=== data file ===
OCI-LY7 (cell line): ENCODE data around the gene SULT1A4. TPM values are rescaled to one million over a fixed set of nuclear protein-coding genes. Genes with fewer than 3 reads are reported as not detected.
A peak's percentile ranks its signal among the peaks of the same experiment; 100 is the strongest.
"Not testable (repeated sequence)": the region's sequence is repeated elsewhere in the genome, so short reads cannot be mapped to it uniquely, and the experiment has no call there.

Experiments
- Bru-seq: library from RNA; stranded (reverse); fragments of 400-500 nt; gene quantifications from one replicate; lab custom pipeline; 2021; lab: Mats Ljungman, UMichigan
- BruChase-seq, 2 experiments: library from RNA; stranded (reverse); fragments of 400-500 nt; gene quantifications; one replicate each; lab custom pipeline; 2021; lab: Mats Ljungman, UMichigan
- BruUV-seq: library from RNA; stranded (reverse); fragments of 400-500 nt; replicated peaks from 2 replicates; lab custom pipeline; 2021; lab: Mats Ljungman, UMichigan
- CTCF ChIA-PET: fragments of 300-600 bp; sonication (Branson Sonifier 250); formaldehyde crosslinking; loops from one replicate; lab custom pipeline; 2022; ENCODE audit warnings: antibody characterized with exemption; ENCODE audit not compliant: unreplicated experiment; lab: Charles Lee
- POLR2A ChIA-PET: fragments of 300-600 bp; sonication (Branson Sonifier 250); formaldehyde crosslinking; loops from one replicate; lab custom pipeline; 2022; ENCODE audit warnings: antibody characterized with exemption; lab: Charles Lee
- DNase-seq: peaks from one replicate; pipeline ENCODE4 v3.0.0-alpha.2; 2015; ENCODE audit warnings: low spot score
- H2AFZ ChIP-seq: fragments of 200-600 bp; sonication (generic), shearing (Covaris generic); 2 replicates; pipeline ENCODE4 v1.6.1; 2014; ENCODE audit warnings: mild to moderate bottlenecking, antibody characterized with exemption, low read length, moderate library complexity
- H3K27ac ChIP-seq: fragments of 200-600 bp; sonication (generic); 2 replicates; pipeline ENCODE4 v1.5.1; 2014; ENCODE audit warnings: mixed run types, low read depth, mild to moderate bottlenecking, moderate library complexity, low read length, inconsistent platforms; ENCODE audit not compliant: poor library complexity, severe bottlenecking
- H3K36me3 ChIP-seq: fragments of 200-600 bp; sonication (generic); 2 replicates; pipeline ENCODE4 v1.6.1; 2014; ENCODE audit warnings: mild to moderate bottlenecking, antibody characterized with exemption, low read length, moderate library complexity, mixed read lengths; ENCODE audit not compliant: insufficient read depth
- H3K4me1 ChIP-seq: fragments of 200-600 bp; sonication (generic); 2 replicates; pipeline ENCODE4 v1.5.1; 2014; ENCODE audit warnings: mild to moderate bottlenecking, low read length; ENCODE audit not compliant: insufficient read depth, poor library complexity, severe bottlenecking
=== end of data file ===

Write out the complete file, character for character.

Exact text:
OCI-LY7 (cell line): ENCODE data around the gene SULT1A4. TPM values are rescaled to one million over a fixed set of nuclear protein-coding genes. Genes with fewer than 3 reads are reported as not detected.
A peak's percentile ranks its signal among the peaks of the same experiment; 100 is the strongest.
"Not testable (repeated sequence)": the region's sequence is repeated elsewhere in the genome, so short reads cannot be mapped to it uniquely, and the experiment has no call there.

Experiments
- Bru-seq: library from RNA; stranded (reverse); fragments of 400-500 nt; gene quantifications from one replicate; lab custom pipeline; 2021; lab: Mats Ljungman, UMichigan
- BruChase-seq, 2 experiments: library from RNA; stranded (reverse); fragments of 400-500 nt; gene quantifications; one replicate each; lab custom pipeline; 2021; lab: Mats Ljungman, UMichigan
- BruUV-seq: library from RNA; stranded (reverse); fragments of 400-500 nt; replicated peaks from 2 replicates; lab custom pipeline; 2021; lab: Mats Ljungman, UMichigan
- CTCF ChIA-PET: fragments of 300-600 bp; sonication (Branson Sonifier 250); formaldehyde crosslinking; loops from one replicate; lab custom pipeline; 2022; ENCODE audit warnings: antibody characterized with exemption; ENCODE audit not compliant: unreplicated experiment; lab: Charles Lee
- POLR2A ChIA-PET: fragments of 300-600 bp; sonication (Branson Sonifier 250); formaldehyde crosslinking; loops from one replicate; lab custom pipeline; 2022; ENCODE audit warnings: antibody characterized with exemption; lab: Charles Lee
- DNase-seq: peaks from one replicate; pipeline ENCODE4 v3.0.0-alpha.2; 2015; ENCODE audit warnings: low spot score
- H2AFZ ChIP-seq: fragments of 200-600 bp; sonication (generic), shearing (Covaris generic); 2 replicates; pipeline ENCODE4 v1.6.1; 2014; ENCODE audit warnings: mild to moderate bottlenecking, antibody characterized with exemption, low read length, moderate library complexity
- H3K27ac ChIP-seq: fragments of 200-600 bp; sonication (generic); 2 replicates; pipeline ENCODE4 v1.5.1; 2014; ENCODE audit warnings: mixed run types, low read depth, mild to moderate bottlenecking, moderate library complexity, low read length, inconsistent platforms; ENCODE audit not compliant: poor library complexity, severe bottlenecking
- H3K36me3 ChIP-seq: fragments of 200-600 bp; sonication (generic); 2 replicates; pipeline ENCODE4 v1.6.1; 2014; ENCODE audit warnings: mild to moderate bottlenecking, antibody characterized with exemption, low read length, moderate library complexity, mixed read lengths; ENCODE audit not compliant: insufficient read depth
- H3K4me1 ChIP-seq: fragments of 200-600 bp; sonication (generic); 2 replicates; pipeline ENCODE4 v1.5.1; 2014; ENCODE audit warnings: mild to moderate bottlenecking, low read length; ENCODE audit not compliant: insufficient read depth, poor library complexity, severe bottlenecking